US State Department Spokesman James Rubin: Her due diligence was to find out what the US government was waiting to hear from the Iranians, and she had the US government right beside her. So she did what any journalist would do.

Christiane Amanpour: I went into “what shall I ask him” mode.

James Rubin: And I did what was supposed to do, which was identify for her the things the US government cared about.


Obviously there are countless more people exactly like Amanpour doing the same thing for any line that needs to be pushed. But it’s nice on the rare occasions when they just come out and say it.

SICARIO and America’s dark new frontier

Sicario-Movie-Reviews-2015

Down into the heart of darkness.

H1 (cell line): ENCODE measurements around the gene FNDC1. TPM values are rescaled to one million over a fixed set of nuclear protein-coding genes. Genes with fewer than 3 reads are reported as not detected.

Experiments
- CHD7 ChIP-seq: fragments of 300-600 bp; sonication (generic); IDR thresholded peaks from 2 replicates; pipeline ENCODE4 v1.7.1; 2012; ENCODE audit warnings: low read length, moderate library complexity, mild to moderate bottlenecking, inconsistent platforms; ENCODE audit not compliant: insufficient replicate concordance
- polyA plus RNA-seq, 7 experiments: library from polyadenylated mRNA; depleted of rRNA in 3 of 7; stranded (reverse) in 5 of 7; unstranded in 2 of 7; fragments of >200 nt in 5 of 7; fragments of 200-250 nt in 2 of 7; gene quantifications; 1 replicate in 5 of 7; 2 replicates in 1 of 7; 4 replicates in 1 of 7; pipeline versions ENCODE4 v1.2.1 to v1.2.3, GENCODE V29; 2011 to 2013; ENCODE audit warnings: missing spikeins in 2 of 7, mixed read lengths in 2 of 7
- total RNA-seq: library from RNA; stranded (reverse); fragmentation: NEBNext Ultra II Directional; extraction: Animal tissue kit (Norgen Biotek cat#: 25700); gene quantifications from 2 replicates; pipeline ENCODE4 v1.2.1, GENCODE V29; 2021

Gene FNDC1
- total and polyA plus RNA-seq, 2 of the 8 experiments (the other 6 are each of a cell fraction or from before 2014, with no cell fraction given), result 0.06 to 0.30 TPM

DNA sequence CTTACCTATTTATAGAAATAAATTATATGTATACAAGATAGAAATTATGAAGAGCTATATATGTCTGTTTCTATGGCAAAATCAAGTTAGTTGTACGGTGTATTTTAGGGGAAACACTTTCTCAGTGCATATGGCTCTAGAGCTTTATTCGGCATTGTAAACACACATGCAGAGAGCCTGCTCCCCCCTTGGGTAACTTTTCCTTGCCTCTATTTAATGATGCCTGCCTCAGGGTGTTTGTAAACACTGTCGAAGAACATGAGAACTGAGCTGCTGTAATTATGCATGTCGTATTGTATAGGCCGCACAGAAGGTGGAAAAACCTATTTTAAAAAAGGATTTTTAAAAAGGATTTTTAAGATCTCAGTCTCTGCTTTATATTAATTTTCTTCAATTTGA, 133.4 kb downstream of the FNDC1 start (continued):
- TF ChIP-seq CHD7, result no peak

Denis Villeneuve’s Sicario is a thriller about the drug war starring Emily Blunt, Josh Brolin, and Benicio del Toro. It’s getting rave reviews, is already considered a financial success, and will probably win quite a few awards. I had a feeling it would fit into a wider set of Obama-era war on terror fiction for a few reasons. First, Villeneuve had previously made an appearance on this blog for his 2013 film Prisoners, part of a series of “morally ambiguous” torture films in which anguished heroes do evil things for the right reasons. Now, I haven’t seen either of Villeneuve’s other films, Incendies and Enemies, but given what happens in his movies I’ve seen, I have to assume that both have moments where the hero has to pull someone’s fingernails out to save the day. Second, since its release a couple weeks ago, the film has garnered almost unanimous comparisons to Francis Ford Coppola’s warfare-and-madness classic Apocalypse Now. Finally, friend of the blog George Bell told me that the film had every criterion of a contemporary shoot-and-cry—and boy, was he right. Sicario is that film, but it combines a lot of insidious messages into something new.